The missing Server Hello in TLS handshake

This post has been republished via RSS; it originally appeared at: IIS Support Blog articles.

During TLS handshake, client machine makes a request to IIS server by sending Client Hello package. Then the server responds it with Server Hello.

 

If the server is not sending Server Hello package, the communication won’t be established and the customer is likely to see error messages below:

 

Internet Explorer:

This page can’t be displayed
Turn on TLS 1.0, TLS 1.1, and TLS 1.2 in Advanced settings and try connecting to again

Nedim_0-1596841596713.jpeg

 

Chrome:

This site can’t provide a secure connection
The website sent an invalid response
ERR_SSL_PROTOCOL_ERROR

Nedim_1-1596841596719.jpeg

 

Solution

Keep in mind that the TLS protocol errors above might be misleading. However, you should start the troubleshooting by analyzing TLS negotiation first.

 

Here are the steps to go through:

  • Make sure all TLS versions are enabled in Internet Explorer (This is for testing. You can later disable the unsecure versions)
  • Check SCHANNEL registry keys to make sure what you set in Internet Explorer is applied at registry level
    HKEY_LOCAL_MACHINE\SYSTEM\CurrentControlSet\Control\SecurityProviders\SCHANNEL\Protocols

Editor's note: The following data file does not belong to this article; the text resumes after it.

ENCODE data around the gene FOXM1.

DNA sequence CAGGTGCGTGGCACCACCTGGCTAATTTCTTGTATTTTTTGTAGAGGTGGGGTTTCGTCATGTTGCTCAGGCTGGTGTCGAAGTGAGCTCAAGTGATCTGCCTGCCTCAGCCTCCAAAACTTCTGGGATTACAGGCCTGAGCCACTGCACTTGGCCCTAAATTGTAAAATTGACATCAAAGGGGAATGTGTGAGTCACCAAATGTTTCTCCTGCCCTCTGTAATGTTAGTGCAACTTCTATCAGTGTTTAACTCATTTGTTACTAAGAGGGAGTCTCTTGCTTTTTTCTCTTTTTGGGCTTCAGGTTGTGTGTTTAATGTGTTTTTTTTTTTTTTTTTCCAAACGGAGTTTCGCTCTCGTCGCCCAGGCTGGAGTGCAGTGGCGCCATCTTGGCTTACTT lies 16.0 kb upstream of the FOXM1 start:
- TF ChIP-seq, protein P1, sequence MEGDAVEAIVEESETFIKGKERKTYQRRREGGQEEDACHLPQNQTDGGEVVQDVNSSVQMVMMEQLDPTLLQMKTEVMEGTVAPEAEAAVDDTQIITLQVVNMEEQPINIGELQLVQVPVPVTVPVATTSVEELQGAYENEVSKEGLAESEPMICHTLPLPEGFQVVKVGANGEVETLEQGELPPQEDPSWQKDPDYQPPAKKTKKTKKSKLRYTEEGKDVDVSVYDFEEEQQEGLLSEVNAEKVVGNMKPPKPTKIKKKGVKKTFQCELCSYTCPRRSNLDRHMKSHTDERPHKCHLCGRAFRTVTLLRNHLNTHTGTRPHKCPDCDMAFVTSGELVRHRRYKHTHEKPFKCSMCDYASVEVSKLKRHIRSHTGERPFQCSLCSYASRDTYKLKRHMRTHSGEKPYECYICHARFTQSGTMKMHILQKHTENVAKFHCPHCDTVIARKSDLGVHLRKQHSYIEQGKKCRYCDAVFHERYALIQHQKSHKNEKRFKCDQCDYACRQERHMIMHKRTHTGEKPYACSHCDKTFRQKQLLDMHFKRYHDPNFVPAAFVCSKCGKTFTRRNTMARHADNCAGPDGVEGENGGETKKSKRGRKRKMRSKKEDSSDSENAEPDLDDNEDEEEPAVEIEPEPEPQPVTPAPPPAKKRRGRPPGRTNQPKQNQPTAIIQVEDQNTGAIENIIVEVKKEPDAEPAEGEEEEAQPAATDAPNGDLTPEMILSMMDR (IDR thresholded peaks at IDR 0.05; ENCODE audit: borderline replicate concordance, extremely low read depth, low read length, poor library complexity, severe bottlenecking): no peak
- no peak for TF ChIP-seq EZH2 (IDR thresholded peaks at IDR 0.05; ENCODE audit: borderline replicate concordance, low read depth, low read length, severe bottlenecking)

• Collect a network trace. Check if the client and server are agreeing on a cipher suite. If they are not, make sure the client’s cipher suite list matches with the server's list. Related Group Policy setting:
    Computer Configuration > Administrative Templates > Network > SSL Configuration Settings > SSL Cipher Suite Order
  • If the issue sill exists, look for any network device (proxy, firewall, load balancer etc.) in between that might be intercepting or blocking TLS traffic

 

If you don’t see any issue with TLS protocol and network devices, continue the troubleshooting by focusing on the web server:

  • Check the website binding in IIS. The certificate should be valid
  • Make sure the port 443 is being listened (netstat -an -p TCP | find /I "listening")
  • Change the port number to 444 and test. If it is accessible, it means there is a software blocking 443 port
  • Disable Windows Firewall (If it works, you can enable it back and set up rules accordingly)
  • Look for any third-party applications in the server such as Symantec Endpoint Security and Symantec Data Center Security Server Agent (Security Server Agent uses port 443). Uninstall them (Don’t just disable them. Uninstall them completely. If it works, you can install them back and configure them accordingly)
  • Check if there is any Microsoft software that is using port 443. Applications like SQL Server Reporting Services (SSRS) and Windows Admin Center might interfere the port 443.

REMEMBER: these articles are REPUBLISHED. Your best bet to get a reply is to follow the link at the top of the post to the ORIGINAL post! BUT you're more than welcome to start discussions here:

This site uses Akismet to reduce spam. Learn how your comment data is processed.